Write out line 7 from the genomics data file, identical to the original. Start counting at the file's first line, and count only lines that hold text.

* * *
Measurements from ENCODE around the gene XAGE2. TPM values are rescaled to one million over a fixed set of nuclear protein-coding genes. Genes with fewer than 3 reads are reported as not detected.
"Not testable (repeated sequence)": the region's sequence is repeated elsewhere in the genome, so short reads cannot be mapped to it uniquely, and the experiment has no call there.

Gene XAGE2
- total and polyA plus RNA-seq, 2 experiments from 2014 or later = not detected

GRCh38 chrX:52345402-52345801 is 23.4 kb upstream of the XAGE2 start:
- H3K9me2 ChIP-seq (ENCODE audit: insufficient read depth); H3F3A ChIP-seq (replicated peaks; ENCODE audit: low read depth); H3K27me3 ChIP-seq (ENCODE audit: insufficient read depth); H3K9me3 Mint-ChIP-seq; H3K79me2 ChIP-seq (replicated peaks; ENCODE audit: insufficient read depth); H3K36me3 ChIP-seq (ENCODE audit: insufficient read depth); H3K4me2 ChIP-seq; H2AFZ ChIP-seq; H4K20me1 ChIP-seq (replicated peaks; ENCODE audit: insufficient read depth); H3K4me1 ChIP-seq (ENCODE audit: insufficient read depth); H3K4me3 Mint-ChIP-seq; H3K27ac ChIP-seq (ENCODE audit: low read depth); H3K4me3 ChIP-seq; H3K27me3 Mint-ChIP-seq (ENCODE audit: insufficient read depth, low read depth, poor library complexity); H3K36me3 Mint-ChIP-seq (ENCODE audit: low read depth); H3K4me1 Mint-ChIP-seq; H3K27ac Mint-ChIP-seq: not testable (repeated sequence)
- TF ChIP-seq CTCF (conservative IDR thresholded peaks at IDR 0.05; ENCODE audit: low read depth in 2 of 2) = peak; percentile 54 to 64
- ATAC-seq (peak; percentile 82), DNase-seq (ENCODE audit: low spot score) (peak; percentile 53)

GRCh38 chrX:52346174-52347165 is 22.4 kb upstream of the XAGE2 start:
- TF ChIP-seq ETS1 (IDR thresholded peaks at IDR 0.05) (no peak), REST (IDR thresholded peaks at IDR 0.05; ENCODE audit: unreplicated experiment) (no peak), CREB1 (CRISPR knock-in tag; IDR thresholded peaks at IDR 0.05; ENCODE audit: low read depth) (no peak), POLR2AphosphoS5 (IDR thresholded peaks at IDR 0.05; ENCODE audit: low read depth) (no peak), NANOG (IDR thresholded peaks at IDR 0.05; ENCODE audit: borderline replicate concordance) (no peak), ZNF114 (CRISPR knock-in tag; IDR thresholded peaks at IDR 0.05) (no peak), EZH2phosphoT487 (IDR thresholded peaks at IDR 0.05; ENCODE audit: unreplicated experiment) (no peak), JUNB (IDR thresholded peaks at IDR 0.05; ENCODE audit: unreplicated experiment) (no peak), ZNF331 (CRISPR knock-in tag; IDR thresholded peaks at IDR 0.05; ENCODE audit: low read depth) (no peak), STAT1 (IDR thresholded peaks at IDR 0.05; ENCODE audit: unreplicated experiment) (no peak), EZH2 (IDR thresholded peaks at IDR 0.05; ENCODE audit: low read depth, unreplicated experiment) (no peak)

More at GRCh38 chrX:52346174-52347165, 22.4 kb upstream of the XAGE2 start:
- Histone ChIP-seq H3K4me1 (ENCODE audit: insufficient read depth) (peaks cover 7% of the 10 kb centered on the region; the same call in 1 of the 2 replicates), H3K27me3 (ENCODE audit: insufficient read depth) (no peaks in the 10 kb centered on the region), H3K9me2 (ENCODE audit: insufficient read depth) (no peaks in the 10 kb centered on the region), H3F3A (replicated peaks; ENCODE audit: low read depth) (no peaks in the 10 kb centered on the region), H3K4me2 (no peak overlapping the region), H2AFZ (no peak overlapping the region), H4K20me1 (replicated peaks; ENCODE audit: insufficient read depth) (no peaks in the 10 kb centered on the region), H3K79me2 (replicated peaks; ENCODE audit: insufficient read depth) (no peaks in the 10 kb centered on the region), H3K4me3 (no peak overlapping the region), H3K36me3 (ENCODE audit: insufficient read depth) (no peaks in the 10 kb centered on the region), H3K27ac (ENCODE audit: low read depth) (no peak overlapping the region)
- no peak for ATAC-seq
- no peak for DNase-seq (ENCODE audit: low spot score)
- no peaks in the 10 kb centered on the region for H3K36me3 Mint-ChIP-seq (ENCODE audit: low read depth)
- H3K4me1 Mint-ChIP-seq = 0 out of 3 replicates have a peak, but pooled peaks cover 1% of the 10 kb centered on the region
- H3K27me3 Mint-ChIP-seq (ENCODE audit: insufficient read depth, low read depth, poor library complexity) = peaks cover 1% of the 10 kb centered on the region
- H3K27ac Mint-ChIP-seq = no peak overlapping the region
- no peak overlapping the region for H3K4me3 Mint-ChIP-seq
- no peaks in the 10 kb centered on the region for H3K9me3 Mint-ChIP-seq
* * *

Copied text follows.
- TF ChIP-seq CTCF (conservative IDR thresholded peaks at IDR 0.05; ENCODE audit: low read depth in 2 of 2) = peak; percentile 54 to 64